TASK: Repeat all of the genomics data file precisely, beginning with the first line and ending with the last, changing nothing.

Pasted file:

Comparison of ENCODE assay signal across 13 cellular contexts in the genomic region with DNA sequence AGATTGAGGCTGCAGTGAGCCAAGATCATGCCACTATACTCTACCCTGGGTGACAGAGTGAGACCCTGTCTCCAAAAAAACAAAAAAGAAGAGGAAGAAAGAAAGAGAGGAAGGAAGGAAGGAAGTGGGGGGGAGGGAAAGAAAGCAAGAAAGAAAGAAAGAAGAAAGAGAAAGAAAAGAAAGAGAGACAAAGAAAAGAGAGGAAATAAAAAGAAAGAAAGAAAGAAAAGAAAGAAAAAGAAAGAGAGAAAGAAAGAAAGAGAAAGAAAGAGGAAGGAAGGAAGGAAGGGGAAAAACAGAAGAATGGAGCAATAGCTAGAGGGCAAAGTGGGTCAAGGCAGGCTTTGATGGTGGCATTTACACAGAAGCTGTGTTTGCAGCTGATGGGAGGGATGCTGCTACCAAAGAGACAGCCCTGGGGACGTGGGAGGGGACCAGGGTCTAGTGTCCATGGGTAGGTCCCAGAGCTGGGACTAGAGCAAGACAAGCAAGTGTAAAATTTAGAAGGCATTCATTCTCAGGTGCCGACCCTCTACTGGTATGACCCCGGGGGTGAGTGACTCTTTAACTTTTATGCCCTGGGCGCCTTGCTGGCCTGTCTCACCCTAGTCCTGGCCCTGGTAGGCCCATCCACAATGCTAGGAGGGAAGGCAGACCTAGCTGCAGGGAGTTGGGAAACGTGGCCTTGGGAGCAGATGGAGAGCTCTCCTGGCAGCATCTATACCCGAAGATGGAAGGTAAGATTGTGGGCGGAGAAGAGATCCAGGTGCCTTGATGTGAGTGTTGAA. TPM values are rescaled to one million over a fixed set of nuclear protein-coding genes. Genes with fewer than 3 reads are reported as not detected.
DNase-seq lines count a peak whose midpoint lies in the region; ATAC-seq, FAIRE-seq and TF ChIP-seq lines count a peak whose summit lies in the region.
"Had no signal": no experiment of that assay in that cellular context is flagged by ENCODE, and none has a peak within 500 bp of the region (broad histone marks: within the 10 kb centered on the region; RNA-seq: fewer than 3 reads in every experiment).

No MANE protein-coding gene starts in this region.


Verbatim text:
Comparison of ENCODE assay signal across 13 cellular contexts in the genomic region with DNA sequence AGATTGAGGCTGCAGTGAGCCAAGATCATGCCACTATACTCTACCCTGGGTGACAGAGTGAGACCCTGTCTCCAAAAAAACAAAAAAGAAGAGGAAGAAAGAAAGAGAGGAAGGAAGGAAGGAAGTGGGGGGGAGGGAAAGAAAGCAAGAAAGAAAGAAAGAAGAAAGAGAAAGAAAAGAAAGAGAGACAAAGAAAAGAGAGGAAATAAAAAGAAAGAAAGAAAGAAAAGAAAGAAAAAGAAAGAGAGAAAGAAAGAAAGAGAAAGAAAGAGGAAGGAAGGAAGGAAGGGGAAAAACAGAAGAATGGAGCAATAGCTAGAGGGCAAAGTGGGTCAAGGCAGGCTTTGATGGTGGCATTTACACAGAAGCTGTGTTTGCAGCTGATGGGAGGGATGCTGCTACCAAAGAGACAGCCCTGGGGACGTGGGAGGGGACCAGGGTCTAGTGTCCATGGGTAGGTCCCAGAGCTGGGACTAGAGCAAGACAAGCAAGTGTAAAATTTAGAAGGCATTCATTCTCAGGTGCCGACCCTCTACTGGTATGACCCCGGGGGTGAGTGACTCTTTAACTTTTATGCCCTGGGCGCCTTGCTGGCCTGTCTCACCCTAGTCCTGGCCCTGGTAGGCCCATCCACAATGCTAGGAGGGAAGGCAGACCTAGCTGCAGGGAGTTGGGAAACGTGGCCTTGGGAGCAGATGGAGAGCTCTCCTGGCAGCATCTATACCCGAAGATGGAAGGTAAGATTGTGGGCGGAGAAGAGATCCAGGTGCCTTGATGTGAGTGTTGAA. TPM values are rescaled to one million over a fixed set of nuclear protein-coding genes. Genes with fewer than 3 reads are reported as not detected.
DNase-seq lines count a peak whose midpoint lies in the region; ATAC-seq, FAIRE-seq and TF ChIP-seq lines count a peak whose summit lies in the region.
"Had no signal": no experiment of that assay in that cellular context is flagged by ENCODE, and none has a peak within 500 bp of the region (broad histone marks: within the 10 kb centered on the region; RNA-seq: fewer than 3 reads in every experiment).

No MANE protein-coding gene starts in this region.